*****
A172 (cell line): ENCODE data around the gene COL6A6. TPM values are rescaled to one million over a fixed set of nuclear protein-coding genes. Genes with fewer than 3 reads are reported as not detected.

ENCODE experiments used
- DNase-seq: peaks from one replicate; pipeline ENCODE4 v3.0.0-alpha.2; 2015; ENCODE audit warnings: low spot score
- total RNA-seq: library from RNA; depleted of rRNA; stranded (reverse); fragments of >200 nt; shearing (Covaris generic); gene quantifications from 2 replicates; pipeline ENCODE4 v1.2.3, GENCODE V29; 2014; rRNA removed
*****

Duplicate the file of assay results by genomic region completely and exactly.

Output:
A172 (cell line): ENCODE data around the gene COL6A6. TPM values are rescaled to one million over a fixed set of nuclear protein-coding genes. Genes with fewer than 3 reads are reported as not detected.

ENCODE experiments used
- DNase-seq: peaks from one replicate; pipeline ENCODE4 v3.0.0-alpha.2; 2015; ENCODE audit warnings: low spot score
- total RNA-seq: library from RNA; depleted of rRNA; stranded (reverse); fragments of >200 nt; shearing (Covaris generic); gene quantifications from 2 replicates; pipeline ENCODE4 v1.2.3, GENCODE V29; 2014; rRNA removed